Julie Boergers, Ph.D., a psychologist and sleep expert from the Bradley Hasbro Children’s Research Center, recently led a study linking later school start times to improved sleep and mood in teens. The article, titled “Later School Start Time is Associated with Improved Sleep and Daytime Functioning in Adolescents,” appears in the current issue of the Journal of Developmental & Behavioral Pediatrics.
“Sleep deprivation is epidemic among adolescents, with potentially serious impacts on mental and physical health, safety and learning. Early high school start times contribute to this problem,” said Boergers. “Most teenagers undergo a biological shift to a later sleep-wake cycle, which can make early school start times particularly challenging. In this study, we looked at whether a relatively modest, temporary delay in school start time would change students’ sleep patterns, sleepiness, mood and caffeine use.”
Boergers’ team administered the School Sleep Habits Survey to boarding students attending an independent high school both before and after their school start time was experimentally delayed from 8 to 8:25 a.m. during the winter term.
The delay in school start time was associated with a significant (29 minute) increase in sleep duration on school nights, with the percentage of students receiving eight or more hours of sleep on a school night jumping from 18 to 44 percent. The research found that younger students and those sleeping less at the start of the study were most likely to benefit from the schedule change. And once the earlier start time was reinstituted during the spring term, teens reverted back to their original sleep levels.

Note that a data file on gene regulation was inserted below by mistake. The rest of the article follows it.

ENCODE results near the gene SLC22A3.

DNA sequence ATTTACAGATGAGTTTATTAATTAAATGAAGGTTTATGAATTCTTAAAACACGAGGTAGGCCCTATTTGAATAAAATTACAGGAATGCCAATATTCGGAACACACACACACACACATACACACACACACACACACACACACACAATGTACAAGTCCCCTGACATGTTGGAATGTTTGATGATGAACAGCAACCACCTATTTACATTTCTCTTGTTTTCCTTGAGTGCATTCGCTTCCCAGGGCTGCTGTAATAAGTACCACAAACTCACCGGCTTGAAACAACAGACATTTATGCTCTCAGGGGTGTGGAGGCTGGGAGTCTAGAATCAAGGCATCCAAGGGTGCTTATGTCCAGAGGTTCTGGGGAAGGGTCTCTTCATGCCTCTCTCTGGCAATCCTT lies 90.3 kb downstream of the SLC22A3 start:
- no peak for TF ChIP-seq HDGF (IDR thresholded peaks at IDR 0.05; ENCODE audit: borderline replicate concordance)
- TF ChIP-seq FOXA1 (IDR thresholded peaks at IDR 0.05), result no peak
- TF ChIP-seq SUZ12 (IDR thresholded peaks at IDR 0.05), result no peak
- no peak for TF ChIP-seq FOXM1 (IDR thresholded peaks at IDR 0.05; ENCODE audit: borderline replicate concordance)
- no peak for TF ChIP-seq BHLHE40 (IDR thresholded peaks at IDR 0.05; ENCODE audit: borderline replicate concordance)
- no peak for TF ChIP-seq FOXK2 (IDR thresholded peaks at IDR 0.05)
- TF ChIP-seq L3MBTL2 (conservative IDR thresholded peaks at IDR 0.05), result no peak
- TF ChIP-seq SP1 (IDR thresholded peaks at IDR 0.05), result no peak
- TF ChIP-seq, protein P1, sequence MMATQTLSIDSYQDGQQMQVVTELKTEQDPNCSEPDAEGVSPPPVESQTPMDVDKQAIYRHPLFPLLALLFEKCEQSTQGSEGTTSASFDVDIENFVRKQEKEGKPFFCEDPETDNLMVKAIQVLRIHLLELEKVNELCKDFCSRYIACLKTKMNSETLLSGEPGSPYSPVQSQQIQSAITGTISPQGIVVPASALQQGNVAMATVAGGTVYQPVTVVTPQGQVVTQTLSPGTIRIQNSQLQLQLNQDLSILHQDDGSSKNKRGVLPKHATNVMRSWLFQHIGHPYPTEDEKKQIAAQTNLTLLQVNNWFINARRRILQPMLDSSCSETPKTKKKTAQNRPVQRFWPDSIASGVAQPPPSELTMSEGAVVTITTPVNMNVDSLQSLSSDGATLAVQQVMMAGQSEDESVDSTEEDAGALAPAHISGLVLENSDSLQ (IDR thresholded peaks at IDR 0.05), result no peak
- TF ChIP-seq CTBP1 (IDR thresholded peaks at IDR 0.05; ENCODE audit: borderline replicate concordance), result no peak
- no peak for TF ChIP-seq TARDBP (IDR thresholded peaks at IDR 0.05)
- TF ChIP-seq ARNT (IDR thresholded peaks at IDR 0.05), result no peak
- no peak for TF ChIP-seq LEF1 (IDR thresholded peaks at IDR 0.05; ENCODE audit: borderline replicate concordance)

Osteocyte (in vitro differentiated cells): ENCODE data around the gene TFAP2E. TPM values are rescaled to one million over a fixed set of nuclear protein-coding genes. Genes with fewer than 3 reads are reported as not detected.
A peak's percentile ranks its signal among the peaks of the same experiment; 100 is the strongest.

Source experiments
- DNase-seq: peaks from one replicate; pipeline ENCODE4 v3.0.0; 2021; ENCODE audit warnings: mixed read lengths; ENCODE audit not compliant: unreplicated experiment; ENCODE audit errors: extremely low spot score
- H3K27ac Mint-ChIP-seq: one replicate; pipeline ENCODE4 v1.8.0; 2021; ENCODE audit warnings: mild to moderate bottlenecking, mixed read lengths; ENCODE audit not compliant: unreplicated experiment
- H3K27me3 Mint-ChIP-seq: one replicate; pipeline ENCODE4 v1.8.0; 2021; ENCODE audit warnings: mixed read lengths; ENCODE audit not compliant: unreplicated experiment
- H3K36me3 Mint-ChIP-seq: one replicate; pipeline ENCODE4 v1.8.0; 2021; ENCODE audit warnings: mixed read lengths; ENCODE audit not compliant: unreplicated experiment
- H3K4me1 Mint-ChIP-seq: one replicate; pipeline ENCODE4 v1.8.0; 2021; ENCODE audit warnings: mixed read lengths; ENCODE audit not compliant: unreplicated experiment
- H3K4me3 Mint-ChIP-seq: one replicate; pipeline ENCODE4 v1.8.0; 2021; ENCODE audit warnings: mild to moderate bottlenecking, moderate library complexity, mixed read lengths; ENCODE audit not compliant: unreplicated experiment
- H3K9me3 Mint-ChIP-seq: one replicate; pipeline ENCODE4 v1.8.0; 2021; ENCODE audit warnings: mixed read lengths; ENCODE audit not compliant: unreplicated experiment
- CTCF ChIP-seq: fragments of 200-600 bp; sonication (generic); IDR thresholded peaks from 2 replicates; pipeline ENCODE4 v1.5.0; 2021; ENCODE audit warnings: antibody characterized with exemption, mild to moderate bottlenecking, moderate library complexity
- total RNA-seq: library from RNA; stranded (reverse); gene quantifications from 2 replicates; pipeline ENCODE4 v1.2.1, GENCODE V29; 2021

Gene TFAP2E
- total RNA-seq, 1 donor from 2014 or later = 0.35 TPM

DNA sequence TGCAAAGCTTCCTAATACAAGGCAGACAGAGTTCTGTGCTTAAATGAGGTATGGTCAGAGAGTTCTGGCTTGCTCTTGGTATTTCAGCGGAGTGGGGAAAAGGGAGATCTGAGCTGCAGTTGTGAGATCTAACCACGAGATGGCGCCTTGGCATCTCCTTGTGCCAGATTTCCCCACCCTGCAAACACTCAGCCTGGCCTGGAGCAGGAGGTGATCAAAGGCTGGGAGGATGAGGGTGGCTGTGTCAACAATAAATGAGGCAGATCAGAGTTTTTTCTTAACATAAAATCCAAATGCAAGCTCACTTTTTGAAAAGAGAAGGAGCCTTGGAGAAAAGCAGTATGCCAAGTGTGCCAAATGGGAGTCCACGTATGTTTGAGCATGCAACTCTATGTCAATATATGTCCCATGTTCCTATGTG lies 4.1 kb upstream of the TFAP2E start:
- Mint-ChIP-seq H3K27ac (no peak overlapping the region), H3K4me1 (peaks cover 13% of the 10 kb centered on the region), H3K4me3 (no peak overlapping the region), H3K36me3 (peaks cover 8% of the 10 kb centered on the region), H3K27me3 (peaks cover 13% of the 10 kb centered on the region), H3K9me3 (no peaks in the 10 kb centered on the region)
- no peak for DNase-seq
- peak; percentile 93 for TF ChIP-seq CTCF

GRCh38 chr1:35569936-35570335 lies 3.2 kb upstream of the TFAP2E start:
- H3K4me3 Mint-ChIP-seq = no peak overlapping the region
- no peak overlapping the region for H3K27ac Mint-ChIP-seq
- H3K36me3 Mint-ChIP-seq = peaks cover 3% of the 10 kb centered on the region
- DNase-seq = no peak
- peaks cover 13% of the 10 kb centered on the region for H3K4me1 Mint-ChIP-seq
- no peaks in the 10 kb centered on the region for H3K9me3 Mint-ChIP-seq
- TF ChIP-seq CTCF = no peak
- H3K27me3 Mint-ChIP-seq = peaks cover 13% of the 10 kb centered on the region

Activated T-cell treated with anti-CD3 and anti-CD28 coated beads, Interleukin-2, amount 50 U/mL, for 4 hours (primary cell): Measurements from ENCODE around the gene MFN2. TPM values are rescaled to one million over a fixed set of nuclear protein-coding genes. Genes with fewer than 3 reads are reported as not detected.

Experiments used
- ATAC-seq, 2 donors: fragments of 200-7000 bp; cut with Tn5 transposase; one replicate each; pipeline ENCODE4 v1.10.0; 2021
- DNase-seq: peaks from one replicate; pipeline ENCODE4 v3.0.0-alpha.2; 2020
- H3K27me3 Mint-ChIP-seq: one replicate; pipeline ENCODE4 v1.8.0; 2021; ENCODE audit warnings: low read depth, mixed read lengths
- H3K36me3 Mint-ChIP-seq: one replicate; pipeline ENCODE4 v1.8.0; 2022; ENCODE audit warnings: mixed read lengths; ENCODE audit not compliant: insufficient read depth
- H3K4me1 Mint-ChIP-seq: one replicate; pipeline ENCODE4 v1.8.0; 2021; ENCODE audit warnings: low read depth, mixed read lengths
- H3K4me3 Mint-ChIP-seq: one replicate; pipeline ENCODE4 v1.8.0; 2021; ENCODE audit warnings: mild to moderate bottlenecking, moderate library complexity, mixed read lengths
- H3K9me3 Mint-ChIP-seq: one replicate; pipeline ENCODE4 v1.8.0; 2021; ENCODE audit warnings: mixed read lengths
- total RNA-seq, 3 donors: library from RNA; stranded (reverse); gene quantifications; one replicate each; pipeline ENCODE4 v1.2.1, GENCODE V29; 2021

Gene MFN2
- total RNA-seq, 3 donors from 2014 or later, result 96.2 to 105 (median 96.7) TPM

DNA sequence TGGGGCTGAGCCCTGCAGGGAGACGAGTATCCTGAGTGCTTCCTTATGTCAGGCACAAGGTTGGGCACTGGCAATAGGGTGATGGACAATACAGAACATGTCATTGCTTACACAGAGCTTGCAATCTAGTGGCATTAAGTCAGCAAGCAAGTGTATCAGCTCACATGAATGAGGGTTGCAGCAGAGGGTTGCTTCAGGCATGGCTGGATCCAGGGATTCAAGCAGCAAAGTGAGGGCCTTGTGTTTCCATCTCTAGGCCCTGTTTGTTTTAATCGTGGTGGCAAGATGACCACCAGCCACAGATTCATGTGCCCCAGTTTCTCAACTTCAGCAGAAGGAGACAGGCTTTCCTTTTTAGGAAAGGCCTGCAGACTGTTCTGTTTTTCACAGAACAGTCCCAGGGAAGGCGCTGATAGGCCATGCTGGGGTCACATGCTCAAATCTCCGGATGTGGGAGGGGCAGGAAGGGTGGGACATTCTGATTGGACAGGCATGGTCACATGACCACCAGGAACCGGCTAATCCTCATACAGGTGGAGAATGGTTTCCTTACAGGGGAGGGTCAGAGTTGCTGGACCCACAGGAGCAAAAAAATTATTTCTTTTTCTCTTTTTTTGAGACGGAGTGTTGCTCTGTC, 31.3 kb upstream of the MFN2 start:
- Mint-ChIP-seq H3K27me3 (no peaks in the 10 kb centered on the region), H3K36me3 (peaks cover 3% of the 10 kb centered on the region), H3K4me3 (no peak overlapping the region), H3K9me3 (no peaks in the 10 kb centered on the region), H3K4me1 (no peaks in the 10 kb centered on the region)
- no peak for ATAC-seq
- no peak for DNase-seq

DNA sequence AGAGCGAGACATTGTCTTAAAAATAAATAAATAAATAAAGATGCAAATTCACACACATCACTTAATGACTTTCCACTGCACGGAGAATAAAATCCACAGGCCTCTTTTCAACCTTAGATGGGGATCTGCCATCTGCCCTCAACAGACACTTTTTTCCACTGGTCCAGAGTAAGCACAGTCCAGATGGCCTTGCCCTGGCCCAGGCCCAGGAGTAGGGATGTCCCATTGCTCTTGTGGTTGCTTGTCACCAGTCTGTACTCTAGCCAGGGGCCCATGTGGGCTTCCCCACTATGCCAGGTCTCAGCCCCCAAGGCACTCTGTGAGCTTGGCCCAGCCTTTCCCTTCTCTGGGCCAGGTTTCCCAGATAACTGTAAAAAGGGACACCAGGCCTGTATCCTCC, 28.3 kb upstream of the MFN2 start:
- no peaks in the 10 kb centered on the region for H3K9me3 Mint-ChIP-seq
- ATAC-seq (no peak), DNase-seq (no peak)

Daytime sleepiness, depressed mood and caffeine use were all significantly reduced after the delay in school start time. The later school start time had no effect on the number of hours students spent doing homework, playing sports or engaging in extracurricular activities.
Boergers, who is also co-director of the Pediatric Sleep Disorders Clinic at Hasbro Children’s Hospital, said that these findings have important implications for public policy. “The results of this study add to a growing body of research demonstrating important health benefits of later school start times for adolescents,” she said. “If we more closely align school schedules with adolescents’ circadian rhythms and sleep needs, we will have students who are more alert, happier, better prepared to learn, and aren’t dependent on caffeine and energy drinks just to stay awake in class.”
Boergers’ principal affiliation is the Bradley Hasbro Children’s Research Center, a division of the Lifespan health system in Rhode Island. She also has academic appointments at The Warren Alpert Medical School of Brown University, Departments of Psychiatry and Human Behavior and Pediatrics.
About the Bradley Hasbro Children’s Research Center
Established in 2002, The Bradley Hasbro Children’s Research Center (BHCRC), located in Providence, R.I, is a collaborative group of nearly 40 child mental health researchers from Bradley Hospital and Hasbro Children’s Hospital, both major teaching hospitals for The Warren Alpert Medical School of Brown University. Annually, investigators direct more than 50 externally funded projects, and annual external support averages nearly $10 million. The BHCRC encompasses a broad spectrum of research programs - exploring new insights into the genetic roots of autism; finding pediatric bio-behavioral markers of bipolar disorder; creating effective therapies for OCD; devising effective prevention strategies for adolescent sexual risk behaviors and obesity; examining public health strategies for putting evidence based interventions into practice; and many more - that share a commitment to studying the impact of psychological factors on the growth and development of children and their families.